Ryerson University no longer recognizing student union after fiscal allegations
A general view of the Ryerson University campus in Toronto, is seen on Thursday, January 17, 2019. Canada's auditor general is examining how the government manages billions of dollars in the Canada Student Loans program, and whether it's helping students be smarter about their financial decisions, newly disclosed documents show. THE CANADIAN PRESS/Chris Young
TORONTO -- Ryerson University is no longer recognizing the Ryerson Students' Union as the official student government at the school, following financial mismanagement allegations.
The school said in a statement Friday that it did not make the decision lightly.
"The university has lost confidence in the RSU's ability to represent students with good governance and to supply the services that students pay for," Jen McMillen, the vice-provost of students, said in a statement.
Campus newspaper the Eyeopener reported last January on RSU credit card statements that apparently show expenditures of more than $250,000 over the course of eight months.
The president and vice-president of operations were removed from their posts after the paper reported the spending included thousands of dollars at nightclubs and bars.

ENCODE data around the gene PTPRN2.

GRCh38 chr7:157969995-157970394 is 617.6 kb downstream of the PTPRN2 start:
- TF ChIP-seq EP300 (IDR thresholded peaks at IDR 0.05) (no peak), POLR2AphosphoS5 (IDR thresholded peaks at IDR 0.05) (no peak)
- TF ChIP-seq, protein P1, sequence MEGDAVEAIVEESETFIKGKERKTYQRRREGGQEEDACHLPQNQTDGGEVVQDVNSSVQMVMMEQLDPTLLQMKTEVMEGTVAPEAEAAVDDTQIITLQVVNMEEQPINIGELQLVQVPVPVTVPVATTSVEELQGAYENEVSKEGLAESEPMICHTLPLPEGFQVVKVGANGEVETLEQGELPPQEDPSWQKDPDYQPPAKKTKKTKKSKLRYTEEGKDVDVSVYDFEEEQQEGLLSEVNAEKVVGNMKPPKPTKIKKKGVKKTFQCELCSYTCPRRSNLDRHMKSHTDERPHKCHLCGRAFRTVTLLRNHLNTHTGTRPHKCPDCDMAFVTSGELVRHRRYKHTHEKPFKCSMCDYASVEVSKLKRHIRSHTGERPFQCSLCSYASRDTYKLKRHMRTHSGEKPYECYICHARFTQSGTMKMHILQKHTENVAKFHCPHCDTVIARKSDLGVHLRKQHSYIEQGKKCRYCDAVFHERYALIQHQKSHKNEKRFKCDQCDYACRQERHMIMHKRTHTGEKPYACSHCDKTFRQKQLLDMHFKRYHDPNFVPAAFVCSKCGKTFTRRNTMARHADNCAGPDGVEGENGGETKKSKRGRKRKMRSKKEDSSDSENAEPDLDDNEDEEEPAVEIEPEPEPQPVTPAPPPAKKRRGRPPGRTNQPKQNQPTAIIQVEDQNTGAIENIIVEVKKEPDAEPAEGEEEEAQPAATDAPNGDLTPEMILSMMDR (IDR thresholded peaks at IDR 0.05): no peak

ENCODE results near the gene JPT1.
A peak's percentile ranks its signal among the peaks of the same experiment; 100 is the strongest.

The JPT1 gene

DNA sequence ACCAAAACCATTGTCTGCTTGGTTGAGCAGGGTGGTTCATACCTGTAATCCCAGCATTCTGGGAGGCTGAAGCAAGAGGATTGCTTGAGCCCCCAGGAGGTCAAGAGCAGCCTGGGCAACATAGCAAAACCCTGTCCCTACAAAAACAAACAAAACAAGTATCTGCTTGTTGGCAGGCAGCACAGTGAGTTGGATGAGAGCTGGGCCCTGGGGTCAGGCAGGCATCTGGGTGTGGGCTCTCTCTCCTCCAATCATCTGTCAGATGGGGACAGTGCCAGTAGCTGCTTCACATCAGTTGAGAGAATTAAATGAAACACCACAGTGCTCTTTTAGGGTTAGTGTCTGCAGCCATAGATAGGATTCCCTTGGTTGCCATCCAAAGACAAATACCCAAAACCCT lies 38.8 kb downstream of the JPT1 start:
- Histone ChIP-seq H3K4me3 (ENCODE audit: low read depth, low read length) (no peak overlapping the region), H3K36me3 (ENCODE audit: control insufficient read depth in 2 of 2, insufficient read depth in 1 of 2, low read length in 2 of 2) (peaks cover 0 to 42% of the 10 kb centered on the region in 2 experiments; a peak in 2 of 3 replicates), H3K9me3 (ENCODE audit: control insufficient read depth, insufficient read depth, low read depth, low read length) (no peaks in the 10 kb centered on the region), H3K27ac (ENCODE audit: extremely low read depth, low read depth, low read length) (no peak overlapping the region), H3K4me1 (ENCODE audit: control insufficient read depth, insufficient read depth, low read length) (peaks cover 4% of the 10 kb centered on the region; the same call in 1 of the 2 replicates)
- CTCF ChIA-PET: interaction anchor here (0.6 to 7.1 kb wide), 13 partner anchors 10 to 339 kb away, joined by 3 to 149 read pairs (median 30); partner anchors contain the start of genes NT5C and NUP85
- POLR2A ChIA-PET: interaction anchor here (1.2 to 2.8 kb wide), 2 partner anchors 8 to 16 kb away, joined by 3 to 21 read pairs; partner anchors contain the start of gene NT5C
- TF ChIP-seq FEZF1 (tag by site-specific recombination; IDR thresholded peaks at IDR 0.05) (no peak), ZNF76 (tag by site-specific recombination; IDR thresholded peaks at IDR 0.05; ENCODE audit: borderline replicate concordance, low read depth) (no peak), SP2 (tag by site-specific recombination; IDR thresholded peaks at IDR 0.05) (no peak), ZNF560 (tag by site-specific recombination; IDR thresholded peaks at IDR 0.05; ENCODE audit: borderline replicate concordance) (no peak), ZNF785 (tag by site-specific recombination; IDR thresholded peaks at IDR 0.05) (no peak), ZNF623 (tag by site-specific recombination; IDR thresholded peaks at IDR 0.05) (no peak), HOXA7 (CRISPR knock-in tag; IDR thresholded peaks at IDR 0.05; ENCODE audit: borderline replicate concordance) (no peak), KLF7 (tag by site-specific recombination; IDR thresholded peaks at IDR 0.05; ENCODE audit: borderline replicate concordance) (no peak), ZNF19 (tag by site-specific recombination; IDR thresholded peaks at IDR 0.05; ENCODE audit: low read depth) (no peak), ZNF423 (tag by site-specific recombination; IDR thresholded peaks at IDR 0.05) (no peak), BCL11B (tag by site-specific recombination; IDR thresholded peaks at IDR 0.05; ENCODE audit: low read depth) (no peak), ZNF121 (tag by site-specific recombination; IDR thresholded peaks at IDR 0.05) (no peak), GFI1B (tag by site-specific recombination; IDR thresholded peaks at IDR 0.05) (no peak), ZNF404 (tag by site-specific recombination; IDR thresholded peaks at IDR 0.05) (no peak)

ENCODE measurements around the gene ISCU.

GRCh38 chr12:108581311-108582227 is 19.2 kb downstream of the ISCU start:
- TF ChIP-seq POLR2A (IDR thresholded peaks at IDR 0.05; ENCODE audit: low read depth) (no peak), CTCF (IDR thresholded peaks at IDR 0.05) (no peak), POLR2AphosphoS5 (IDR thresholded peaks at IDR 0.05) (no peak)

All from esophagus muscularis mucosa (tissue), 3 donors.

The Canadian Press has not seen the credit card statements, and the union's financial controller declined to comment on the matter at the time of the allegations. The RSU did not immediately return a request for comment Friday.
Ryerson said it told the student union it would withhold the fees the school collects from students for the union until a forensic audit was conducted and the results shared with the university, and a new operating agreement was negotiated.
But the RSU hasn't met those conditions and Ryerson has now terminated its operating agreement with the union, McMillen wrote.
Ryerson is encouraging students to think about forming a new student union.
"The university wants to assure students that we remain committed to working in good faith with a student government that demonstrates a commitment to good governance and sound financial management," McMillen wrote.
This report by The Canadian Press was first published Jan. 24, 2020.